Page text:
Hark when the night is falling,
Hear! Hear the pipes are calling,
Loudly and proudly calling,
Down thro' the glen.
The bagpipes. I love the sound of them. It always evokes a feeling of pride. A sense that things are good with me. That I belong somewhere. That I am part of a proud race. The haunting beauty of a pipers lament can make a grown man cry. A march can raise the spirits like nothing else.
These strong emotions are really all I have left of my Scottish heritage. For I was born in England. Mother was a Scot, and I presume my Father was too.
I never knew my Father, and it was difficult to get anyone in my dysfunctional family to talk about him. My sister told me he came from Bedford, which is in England, but I don't think he originated there.
The only photo I have of him, is a faded one of him and Mother on their wedding day. He is wearing his army uniform. He was a Regimental Sergeant Major in the Kings Own Scottish Borderers. He is wearing tartan trews. All these facts lead me to strongly suspect that he too was a Scot. I am happy to leave my investigations there. I want to be a Scot.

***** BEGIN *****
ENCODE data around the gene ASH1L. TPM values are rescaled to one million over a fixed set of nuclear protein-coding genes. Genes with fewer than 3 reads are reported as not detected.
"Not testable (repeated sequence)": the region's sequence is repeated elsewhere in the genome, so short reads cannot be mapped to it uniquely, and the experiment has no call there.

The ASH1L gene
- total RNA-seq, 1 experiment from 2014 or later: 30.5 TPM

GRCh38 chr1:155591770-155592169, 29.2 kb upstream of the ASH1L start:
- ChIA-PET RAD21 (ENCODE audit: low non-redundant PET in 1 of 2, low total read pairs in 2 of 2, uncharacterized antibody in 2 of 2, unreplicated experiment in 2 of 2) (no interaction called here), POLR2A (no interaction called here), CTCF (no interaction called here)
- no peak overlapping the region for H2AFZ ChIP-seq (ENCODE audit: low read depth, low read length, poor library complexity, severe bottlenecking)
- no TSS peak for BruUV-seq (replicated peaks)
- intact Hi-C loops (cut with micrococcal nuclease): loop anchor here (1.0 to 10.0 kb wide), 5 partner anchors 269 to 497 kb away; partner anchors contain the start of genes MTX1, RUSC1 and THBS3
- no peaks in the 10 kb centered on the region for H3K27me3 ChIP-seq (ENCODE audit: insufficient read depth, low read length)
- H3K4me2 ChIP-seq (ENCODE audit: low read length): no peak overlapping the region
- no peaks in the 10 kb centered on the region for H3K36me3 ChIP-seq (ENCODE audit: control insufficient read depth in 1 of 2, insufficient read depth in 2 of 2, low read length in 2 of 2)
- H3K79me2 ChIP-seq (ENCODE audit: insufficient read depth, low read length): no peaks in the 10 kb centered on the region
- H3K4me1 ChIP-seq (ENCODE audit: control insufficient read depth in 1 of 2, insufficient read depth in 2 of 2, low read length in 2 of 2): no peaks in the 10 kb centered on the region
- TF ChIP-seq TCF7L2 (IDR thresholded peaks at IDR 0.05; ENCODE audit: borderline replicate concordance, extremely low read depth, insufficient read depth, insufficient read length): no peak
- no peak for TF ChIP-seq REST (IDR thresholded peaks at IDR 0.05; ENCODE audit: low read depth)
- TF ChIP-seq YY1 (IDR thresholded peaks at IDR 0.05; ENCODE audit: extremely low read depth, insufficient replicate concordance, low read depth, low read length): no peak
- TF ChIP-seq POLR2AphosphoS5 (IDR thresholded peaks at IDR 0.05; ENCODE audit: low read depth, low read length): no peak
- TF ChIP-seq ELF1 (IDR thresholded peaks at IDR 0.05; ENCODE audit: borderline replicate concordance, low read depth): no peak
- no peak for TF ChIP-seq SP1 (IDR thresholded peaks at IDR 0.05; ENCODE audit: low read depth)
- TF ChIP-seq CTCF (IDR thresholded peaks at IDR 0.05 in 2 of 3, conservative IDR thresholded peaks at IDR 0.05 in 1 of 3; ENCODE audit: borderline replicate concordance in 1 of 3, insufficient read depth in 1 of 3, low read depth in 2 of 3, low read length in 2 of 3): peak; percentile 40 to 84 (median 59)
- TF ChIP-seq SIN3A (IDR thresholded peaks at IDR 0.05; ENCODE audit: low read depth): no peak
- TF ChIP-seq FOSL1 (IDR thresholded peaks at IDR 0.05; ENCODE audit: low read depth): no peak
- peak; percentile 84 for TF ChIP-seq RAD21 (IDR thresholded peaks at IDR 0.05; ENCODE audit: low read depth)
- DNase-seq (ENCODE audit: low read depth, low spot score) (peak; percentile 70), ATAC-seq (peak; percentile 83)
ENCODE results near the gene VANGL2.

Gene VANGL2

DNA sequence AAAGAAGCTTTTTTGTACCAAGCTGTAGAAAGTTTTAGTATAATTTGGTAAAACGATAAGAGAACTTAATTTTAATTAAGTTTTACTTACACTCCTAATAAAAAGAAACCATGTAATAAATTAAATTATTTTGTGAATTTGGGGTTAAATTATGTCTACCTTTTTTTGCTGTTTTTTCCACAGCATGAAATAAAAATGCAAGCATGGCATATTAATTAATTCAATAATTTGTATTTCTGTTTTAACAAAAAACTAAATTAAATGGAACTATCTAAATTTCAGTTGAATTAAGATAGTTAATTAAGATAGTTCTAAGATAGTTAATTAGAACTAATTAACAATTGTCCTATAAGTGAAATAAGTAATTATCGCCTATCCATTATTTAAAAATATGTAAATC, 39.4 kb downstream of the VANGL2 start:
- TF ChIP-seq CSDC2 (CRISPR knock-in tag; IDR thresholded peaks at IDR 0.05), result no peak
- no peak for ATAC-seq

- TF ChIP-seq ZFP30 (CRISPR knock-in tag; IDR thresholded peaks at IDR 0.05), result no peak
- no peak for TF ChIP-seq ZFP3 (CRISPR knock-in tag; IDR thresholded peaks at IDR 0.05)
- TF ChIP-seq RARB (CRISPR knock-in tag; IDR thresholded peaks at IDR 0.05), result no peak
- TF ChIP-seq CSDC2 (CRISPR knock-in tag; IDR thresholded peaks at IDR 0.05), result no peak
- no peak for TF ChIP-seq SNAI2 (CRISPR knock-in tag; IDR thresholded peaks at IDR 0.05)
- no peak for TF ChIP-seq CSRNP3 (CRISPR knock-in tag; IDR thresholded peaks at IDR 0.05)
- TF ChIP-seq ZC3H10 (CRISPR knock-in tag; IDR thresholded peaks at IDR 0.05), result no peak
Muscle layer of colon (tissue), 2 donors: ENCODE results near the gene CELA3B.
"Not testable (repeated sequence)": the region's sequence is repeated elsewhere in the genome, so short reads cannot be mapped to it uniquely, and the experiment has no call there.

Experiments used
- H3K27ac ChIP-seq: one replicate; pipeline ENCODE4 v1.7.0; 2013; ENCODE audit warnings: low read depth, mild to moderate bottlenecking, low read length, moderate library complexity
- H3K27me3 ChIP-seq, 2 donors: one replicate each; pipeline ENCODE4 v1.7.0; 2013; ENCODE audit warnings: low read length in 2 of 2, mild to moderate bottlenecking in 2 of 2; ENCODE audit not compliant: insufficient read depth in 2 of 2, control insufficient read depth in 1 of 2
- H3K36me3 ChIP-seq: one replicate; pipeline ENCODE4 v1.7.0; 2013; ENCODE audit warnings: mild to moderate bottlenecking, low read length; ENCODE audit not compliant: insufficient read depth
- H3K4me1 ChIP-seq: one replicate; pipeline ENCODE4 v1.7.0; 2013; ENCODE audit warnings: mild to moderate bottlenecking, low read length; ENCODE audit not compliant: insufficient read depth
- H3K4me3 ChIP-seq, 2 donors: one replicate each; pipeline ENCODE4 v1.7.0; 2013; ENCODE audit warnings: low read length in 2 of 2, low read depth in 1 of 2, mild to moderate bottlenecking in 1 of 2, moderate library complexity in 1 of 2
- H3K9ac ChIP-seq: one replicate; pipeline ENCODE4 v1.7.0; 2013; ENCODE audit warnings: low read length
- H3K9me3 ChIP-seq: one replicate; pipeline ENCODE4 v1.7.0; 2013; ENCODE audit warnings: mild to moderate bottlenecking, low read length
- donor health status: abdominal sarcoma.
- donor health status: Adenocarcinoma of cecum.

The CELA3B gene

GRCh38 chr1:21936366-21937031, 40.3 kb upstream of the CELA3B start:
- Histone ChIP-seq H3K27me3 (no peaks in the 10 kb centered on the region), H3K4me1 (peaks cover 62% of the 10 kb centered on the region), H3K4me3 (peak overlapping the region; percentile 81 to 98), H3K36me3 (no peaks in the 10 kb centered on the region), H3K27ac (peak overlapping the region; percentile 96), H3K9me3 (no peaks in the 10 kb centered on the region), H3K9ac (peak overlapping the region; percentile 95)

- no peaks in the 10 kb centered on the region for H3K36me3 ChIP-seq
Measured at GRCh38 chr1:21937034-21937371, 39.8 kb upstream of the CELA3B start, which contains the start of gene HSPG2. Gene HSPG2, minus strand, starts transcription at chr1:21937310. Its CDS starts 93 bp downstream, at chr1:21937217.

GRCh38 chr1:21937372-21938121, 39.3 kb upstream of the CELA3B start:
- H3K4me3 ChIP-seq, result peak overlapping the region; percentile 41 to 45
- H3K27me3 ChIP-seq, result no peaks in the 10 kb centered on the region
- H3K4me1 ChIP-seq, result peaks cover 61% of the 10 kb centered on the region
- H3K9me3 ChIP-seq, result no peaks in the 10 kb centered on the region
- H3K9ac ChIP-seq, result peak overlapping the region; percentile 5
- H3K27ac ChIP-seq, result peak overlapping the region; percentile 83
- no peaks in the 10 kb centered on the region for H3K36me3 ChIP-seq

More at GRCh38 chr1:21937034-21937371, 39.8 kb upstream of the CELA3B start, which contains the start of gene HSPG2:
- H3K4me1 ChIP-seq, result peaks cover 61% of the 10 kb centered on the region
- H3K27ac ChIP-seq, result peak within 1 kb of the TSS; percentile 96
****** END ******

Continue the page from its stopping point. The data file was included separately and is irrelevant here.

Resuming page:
He chose not to be part of my life. That was his decision freely made. As far as I know, nobody forced him to make it. For my part, when I was a child growing up, I cannot recall one instance when I wished he was there for me. Although there were men that I wished could be my Father.
When I became a Father myself I underwent a short period of wondering about him, but it quickly passed. It was not an urgent need. My Sister who was much older than me, told me a few things about him. But she was disparaging, and in view of the fact he chose to abandon me, I was inclined to believe her negative assessment of him. He did however leave me one important legacy. He made me determine to be the best Dad I could be.
I am upset with both my parents that they chose to live in England when I was born. That decision of theirs, coupled with the fact that I was then brought up in a children's home in England, makes me feel unable to declare myself a true Scotsman. Also I do not have the beautiful highland brogue of my Mother. Instead I speak without an accent at all. Someone, in a fit of anger, once called me a "posh English bastard." How hurtful, and how bloody ironic was that?
I started off by talking about my love of the bagpipes. This love could be explained by a conversation I had with my Sister in which she cast doubt on my legitimacy. She thought perhaps that she and I did not have the same Father. The conversation went something like this...
"Mum told me she had an affair, before you were born. When Dad was away in the army."
"What are you implying?"
"That you are not Dad's son."
"So who is my Dad?"
"The Inverness pipe band!"
Honestly, my Sister. Such a joker. At least I think she was joking. But I do love the bagpipes!